Sarah McNamara
Sarah McNamara is Assistant Professor of History at Texas A&M University. She specializes in Latina/o, women and gender, immigration and labor, and oral history. McNamara is at work on her first book, tentatively titled, “From Picket Lines to Picket Fences: Latinas and the Remaking of the Jim Crow South.”
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Congressional Democrats and Republicans regularly play the blame game about why there’s no immigration reform. But each party fails to point the finger at one of the major culprits behind the contemporary immigration waves and this political morass: NAFTA.

The signing of NAFTA (North American Free Trade Agreement) in the 1990s linked Canada, the U.S., and Mexico in an economic partnership that benefited corporations and the U.S. economy but had profound human consequences. One result of this policy was the migration of women and men to the U.S. from Mexico and the precarious status many undocumented youth and their families live with today.

The Trump administration’s decision to rescind DACA prior to the passage of the DREAM Act was unethical because it overlooked the connection between the presence of undocumented youth and multinational free-trade policies. DACA (Deferred Action for Childhood Arrivals) existed because Congress repeatedly failed to pass the Development Relief for Alien Minors Act, commonly known as the DREAM Act, between 2001 and 2012. While the DREAM Act is a bipartisan bill with bipartisan support that would lead to permanent residency for undocumented youth, DACA was an executive action signed by Obama that granted temporary legal status and work permits to undocumented youth in exchange for registering with Homeland Security and going through a stringent vetting process. These “dreamers” and their families live in the United States due to, in part, economic choices the United States has made.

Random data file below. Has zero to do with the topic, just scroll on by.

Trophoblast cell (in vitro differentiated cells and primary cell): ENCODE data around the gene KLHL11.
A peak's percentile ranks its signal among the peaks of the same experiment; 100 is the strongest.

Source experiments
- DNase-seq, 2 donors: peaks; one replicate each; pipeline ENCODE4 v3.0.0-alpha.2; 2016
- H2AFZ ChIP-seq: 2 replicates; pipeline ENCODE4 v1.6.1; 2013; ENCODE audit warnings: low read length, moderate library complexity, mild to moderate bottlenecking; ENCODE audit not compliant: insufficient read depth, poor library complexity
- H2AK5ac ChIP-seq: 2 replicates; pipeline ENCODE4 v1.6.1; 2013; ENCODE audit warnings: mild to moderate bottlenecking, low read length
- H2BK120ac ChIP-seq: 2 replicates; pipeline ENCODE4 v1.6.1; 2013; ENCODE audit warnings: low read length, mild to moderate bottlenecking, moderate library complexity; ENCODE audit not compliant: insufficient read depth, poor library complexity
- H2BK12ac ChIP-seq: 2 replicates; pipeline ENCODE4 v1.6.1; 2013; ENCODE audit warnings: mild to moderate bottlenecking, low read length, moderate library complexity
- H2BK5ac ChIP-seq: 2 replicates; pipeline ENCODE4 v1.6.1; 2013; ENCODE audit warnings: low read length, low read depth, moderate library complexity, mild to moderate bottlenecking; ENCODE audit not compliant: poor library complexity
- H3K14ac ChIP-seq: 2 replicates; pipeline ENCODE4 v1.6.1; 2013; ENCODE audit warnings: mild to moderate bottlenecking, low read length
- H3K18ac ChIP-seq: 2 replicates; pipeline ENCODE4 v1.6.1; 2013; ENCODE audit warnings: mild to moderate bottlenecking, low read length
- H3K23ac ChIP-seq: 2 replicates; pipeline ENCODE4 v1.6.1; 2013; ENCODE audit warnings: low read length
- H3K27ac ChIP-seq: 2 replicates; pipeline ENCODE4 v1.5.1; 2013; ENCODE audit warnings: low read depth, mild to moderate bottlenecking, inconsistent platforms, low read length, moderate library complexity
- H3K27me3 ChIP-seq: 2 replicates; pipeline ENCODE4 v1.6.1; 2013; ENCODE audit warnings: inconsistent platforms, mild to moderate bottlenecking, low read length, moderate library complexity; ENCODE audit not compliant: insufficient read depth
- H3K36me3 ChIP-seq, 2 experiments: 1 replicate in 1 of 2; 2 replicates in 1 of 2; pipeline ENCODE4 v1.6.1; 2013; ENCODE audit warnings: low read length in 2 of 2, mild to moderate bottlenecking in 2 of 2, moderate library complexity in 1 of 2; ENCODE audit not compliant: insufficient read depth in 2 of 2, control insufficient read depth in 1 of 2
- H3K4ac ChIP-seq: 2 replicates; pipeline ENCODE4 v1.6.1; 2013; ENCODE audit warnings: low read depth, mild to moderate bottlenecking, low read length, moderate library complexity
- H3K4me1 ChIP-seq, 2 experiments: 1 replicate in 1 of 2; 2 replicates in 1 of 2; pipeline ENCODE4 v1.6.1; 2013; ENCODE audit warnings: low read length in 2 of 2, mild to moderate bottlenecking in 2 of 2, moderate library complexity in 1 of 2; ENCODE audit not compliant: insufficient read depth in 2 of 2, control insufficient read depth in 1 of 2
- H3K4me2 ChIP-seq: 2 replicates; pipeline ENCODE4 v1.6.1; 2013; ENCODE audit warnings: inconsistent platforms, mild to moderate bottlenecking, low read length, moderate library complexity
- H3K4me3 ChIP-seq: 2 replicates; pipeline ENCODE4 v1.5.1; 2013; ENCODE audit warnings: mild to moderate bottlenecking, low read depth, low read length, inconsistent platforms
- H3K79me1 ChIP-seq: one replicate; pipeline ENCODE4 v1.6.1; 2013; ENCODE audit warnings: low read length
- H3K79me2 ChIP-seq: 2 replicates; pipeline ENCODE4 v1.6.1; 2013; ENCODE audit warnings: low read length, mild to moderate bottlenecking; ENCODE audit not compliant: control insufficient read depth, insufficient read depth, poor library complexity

The origins of NAFTA reach back to the late 1970s. On the campaign trail in 1979 and 1980, Ronald Reagan called for a “North American Accord” between the U.S., Canada, and Mexico that would create an economic partnership and safeguard the region from the Soviet Union’s political and economic reach. By 1989, NAFTA’s precursor, the U.S.- Canada Free Trade Agreement, was law, and in 1992 George H.W. Bush began the process of developing and negotiating NAFTA while campaigning against Bill Clinton. In December of 1992, Bush signed NAFTA before Clinton took office.

During Clinton’s first year as president, he added two side agreements to NAFTA — the North American Agreement on Labor Cooperation and the North American Agreement on Environmental Cooperation. These additions sought to protect workers, defend the environment, and appease progressive politicians who were wary of NAFTA. With these changes Congress passed the North American Free Trade Agreement Implementation Act in November of 1993, Clinton signed the final version a month later, and on January 1, 1994 the law went into effect.